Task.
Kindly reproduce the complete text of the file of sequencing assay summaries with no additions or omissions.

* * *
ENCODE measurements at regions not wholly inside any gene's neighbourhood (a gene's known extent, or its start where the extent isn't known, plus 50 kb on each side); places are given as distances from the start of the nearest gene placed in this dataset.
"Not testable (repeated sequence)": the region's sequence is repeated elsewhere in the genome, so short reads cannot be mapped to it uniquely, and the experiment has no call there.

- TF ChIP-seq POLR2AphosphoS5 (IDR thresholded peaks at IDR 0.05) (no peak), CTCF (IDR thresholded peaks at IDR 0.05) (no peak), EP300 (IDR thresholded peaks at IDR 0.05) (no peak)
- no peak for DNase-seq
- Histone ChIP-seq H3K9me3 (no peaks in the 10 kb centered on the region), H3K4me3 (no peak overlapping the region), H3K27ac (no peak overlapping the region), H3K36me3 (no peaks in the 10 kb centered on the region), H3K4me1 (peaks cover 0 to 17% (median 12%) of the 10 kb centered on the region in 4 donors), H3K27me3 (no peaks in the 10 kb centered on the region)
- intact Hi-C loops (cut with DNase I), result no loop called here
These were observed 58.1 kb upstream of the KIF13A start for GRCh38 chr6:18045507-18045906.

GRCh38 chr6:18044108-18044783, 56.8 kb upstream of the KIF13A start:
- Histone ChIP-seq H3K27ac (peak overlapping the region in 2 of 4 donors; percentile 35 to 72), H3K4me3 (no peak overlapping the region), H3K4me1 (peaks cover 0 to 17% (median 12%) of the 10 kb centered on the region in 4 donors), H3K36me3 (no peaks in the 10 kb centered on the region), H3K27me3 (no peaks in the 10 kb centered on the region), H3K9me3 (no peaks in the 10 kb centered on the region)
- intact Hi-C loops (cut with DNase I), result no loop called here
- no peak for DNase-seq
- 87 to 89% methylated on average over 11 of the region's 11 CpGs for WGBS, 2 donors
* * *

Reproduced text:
ENCODE measurements at regions not wholly inside any gene's neighbourhood (a gene's known extent, or its start where the extent isn't known, plus 50 kb on each side); places are given as distances from the start of the nearest gene placed in this dataset.
"Not testable (repeated sequence)": the region's sequence is repeated elsewhere in the genome, so short reads cannot be mapped to it uniquely, and the experiment has no call there.

- TF ChIP-seq POLR2AphosphoS5 (IDR thresholded peaks at IDR 0.05) (no peak), CTCF (IDR thresholded peaks at IDR 0.05) (no peak), EP300 (IDR thresholded peaks at IDR 0.05) (no peak)
- no peak for DNase-seq
- Histone ChIP-seq H3K9me3 (no peaks in the 10 kb centered on the region), H3K4me3 (no peak overlapping the region), H3K27ac (no peak overlapping the region), H3K36me3 (no peaks in the 10 kb centered on the region), H3K4me1 (peaks cover 0 to 17% (median 12%) of the 10 kb centered on the region in 4 donors), H3K27me3 (no peaks in the 10 kb centered on the region)
- intact Hi-C loops (cut with DNase I), result no loop called here
These were observed 58.1 kb upstream of the KIF13A start for GRCh38 chr6:18045507-18045906.

GRCh38 chr6:18044108-18044783, 56.8 kb upstream of the KIF13A start:
- Histone ChIP-seq H3K27ac (peak overlapping the region in 2 of 4 donors; percentile 35 to 72), H3K4me3 (no peak overlapping the region), H3K4me1 (peaks cover 0 to 17% (median 12%) of the 10 kb centered on the region in 4 donors), H3K36me3 (no peaks in the 10 kb centered on the region), H3K27me3 (no peaks in the 10 kb centered on the region), H3K9me3 (no peaks in the 10 kb centered on the region)
- intact Hi-C loops (cut with DNase I), result no loop called here
- no peak for DNase-seq
- 87 to 89% methylated on average over 11 of the region's 11 CpGs for WGBS, 2 donors